1999: 3D Scanning’s First Dances with Major Industry Vendors
In my previous article (March 2021) within my series on the Early Days of 3D Scanning, I described start-up Cyra Technologies’ significant preparations to try to secure a major, strategic vendor partner in order to take the company’s pioneering 3D scanning technology to the next big step of global commercialization.
In this article, I detail those fateful interactions in 1999 with leading survey instrumentation and AEC software companies. All were big names in the industry – Leica Geosystems, Trimble, Autodesk, Bentley, and Intergraph. (Unbeknownst to them, Topcon and Sokkia were also on Cyra’s “target strategic partner candidate list,” although no actual engagements ever wound up occurring with either.)
As I wrote previously, I thought Trimble was probably the best fit for Cyra based on Trimble’s entrepreneurial, Silicon Valley culture and their resounding success commercializing GPS for surveying and mapping. In addition, I was aware that Trimble was actively interested in broadening its survey product portfolio beyond GPS-only products. I had worked at Trimble for eight years and had a good feel for the company’s keen interest in Cyra at the time I left Trimble in 1998 to join Cyra.
Things don’t always work out the way you think they will, and this was one of those cases.
Eventually, Leica Geosystems won out, partially investing in Cyra in March 2000 and then fully acquiring Cyra in February 2001. That acquisition, which became Leica’s 3D Laser Scanning/HDS/Reality Capture products business, profoundly impacted the then-fledgling 3D scanning industry.
Here’s my behind-the-scenes story of how things turned out the way they did. First, let’s look at Cyra’s engagement with the big software vendors.
1st Stop: Autodesk
Cyra’s CEO, Ben Kacyra, had a knack for being able to access decision makers at big companies. For Autodesk, Kacyra was able to secure a meeting with Autodesk’s then-president, Eric Herr. According to Kacyra, Herr “got it” and was, at a minimum, interested in getting Autodesk to significantly invest in Cyra. Kacyra was excited about the possibility. That enthusiasm was reinforced when Kacyra was specially invited to the grand opening of Autodesk’s new Market Street headquarters in downtown San Francisco. At the glitzy event,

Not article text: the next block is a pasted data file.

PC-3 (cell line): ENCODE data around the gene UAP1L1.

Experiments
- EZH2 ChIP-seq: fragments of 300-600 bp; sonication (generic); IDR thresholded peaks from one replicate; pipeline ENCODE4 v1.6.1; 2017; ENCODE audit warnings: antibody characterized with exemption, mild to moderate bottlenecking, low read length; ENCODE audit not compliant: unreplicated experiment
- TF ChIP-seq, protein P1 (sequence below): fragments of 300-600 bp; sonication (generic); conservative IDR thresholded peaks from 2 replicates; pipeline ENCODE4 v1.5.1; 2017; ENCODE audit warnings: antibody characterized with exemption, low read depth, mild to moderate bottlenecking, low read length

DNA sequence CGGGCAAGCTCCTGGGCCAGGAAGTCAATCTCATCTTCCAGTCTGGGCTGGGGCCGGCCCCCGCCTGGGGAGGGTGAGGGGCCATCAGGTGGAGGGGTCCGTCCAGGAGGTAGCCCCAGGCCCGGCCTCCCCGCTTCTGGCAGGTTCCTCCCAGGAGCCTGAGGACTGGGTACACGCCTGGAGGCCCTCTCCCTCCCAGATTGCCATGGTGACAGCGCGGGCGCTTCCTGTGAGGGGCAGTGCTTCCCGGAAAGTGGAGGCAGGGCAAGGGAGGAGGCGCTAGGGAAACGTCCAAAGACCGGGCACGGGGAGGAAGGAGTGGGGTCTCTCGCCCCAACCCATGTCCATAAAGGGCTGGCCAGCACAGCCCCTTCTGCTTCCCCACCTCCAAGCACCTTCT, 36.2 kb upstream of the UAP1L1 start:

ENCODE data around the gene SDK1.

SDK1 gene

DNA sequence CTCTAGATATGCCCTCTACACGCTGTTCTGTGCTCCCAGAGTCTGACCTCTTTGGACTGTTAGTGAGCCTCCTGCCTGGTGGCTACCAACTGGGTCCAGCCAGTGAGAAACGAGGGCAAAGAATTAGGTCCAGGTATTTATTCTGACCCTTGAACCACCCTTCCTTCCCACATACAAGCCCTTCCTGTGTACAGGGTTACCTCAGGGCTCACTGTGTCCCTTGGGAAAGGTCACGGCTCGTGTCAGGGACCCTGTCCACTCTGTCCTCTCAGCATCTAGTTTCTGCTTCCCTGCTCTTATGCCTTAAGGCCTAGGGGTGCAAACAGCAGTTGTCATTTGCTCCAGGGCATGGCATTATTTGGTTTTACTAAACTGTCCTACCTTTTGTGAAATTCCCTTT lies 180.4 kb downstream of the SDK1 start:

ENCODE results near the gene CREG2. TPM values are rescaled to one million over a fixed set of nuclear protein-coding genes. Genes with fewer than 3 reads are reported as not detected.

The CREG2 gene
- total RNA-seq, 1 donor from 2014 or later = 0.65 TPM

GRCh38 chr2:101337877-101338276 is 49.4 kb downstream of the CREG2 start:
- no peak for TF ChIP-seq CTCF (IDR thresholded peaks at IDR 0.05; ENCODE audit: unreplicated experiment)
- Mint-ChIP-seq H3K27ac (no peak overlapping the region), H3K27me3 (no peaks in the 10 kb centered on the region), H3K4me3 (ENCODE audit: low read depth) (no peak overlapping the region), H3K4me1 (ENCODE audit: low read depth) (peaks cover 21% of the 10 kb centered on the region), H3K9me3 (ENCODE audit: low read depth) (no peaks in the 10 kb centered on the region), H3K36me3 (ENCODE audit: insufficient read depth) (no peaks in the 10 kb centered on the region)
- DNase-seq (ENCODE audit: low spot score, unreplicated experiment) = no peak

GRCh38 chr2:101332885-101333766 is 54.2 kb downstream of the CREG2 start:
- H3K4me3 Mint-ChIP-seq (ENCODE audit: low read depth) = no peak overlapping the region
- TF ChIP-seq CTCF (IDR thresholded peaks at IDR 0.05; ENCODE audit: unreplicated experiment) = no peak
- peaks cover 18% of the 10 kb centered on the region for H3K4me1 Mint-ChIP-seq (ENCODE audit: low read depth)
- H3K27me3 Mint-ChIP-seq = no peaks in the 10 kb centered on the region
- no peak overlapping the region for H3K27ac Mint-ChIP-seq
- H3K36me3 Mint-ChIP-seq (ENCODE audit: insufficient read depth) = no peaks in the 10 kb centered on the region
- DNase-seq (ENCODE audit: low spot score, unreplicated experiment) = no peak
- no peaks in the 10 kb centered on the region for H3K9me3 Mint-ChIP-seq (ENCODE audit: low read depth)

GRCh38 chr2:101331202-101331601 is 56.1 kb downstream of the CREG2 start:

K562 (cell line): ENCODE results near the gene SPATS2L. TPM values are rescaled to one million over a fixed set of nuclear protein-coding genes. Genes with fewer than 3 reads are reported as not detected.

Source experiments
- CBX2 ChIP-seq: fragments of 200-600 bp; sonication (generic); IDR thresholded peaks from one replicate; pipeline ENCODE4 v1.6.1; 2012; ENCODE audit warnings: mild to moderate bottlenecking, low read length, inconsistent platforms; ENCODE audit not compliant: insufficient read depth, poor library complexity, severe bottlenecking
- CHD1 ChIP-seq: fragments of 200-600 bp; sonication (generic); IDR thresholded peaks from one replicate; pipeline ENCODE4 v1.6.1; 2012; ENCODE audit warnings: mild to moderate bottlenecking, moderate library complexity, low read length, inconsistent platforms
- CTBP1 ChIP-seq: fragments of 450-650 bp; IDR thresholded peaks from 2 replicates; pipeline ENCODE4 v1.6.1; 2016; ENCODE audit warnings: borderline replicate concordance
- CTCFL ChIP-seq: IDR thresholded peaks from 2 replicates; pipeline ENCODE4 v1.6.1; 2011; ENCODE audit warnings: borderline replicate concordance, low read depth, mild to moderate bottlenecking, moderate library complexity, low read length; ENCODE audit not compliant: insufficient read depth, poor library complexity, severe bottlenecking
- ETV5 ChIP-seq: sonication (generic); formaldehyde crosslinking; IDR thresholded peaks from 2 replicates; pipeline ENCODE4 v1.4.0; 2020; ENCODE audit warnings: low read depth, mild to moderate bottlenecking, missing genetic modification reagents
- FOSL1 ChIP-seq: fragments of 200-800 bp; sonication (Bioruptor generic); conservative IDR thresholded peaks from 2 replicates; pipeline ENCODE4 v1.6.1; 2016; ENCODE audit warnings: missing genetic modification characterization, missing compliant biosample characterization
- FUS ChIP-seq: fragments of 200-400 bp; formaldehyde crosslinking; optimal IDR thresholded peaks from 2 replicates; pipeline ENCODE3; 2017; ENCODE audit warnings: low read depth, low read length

Kacyra’s enthusiasm was further boosted when he was warmly greeted by Autodesk’s then-CEO, Carol Bartz (Bartz would later become CEO of Yahoo!).
Unfortunately, Herr later reported back to Kacyra that Autodesk’s board of directors had shot down the idea of investing in Cyra. But all was not lost – in early 2000 Herr agreed to join Cyra’s board of directors. Adding the president of Autodesk to start-up Cyra’s board of directors was a big plus as Kacyra interacted with other potential, major strategic partners/investors.
Kacyra succeeded in getting an opportunity to pitch the technology and Cyra to Bentley CEO, Greg Bentley, and another senior Bentley brother. According to Kacyra, Greg Bentley also “got it” and was enthusiastic about possibly investing in Cyra. However, there were apparently some corporate activities underway at Bentley that, at the time, prevented such an investment from going forward.
Again, all was not lost here. Greg Bentley did see the significant potential value of 3D laser scan data within the design and related software environment. Over time, Bentley became the first major CAD company to add point cloud processing capability to its product portfolio. I was part of those original discussions between Cyra (which had by then been acquired by Leica) and Bentley about that point cloud addition.
In 2001, Cyra/Leica introduced a powerful point cloud software plug-in called “Leica CloudWorx for MicroStation” that attracted Bentley’s attention. Prior to point cloud plug-ins like CloudWorx, CAD software such as MicroStation simply couldn’t handle large point cloud files. In 2003, Leica and Bentley formally announced that Bentley would exclusively sell CloudWorx for MicroStation; Leica shared in its sales revenue. (In 2011, Bentley upped its commitment in point cloud software capabilities, acquiring Pointools, a UK-based point cloud software company.)
Two of Cyra’s most important strategic beta users/partners – Chevron and Fluor Daniel – kept advising Kacyra to connect with Huntsville, Alabama-based Intergraph. Intergraph was interesting from two aspects. First, they were the leader in 3D plant design software. Second, Intergraph had a photogrammetry software and peripherals business that included aerial solutions for large area mapping and close-range solutions for creating 3D plant as-built models.